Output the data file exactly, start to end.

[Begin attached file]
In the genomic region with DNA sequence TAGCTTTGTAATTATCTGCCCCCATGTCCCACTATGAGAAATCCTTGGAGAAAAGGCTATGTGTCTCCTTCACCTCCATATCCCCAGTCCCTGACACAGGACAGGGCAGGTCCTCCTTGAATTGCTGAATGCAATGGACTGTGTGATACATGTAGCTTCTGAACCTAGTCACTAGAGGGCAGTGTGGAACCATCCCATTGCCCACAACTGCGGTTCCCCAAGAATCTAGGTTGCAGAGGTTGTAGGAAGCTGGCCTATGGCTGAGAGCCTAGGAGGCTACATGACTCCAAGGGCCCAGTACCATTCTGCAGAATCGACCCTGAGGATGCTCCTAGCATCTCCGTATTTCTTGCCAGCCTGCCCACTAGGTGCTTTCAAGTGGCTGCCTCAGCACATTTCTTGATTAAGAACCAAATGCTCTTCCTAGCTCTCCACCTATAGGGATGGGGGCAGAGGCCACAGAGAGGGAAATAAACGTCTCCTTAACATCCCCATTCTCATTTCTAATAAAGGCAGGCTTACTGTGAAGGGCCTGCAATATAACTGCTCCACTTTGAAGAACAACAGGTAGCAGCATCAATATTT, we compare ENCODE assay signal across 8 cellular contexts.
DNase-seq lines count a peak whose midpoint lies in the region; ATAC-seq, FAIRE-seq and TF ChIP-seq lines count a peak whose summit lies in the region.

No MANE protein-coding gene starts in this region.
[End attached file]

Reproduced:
In the genomic region with DNA sequence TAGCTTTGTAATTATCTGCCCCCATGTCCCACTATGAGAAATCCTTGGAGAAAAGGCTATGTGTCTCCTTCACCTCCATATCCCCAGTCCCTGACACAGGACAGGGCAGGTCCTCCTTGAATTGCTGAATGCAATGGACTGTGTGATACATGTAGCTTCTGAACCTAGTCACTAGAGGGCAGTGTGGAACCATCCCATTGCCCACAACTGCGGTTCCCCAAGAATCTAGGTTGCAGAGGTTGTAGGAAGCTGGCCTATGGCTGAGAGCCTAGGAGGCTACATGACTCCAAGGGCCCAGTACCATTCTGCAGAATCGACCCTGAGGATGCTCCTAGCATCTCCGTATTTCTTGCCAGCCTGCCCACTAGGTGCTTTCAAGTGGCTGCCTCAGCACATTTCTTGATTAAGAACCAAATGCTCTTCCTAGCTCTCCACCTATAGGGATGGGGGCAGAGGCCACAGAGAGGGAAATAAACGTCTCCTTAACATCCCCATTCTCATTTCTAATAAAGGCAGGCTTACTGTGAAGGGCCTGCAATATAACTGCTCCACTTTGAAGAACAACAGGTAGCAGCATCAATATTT, we compare ENCODE assay signal across 8 cellular contexts.
DNase-seq lines count a peak whose midpoint lies in the region; ATAC-seq, FAIRE-seq and TF ChIP-seq lines count a peak whose summit lies in the region.

No MANE protein-coding gene starts in this region.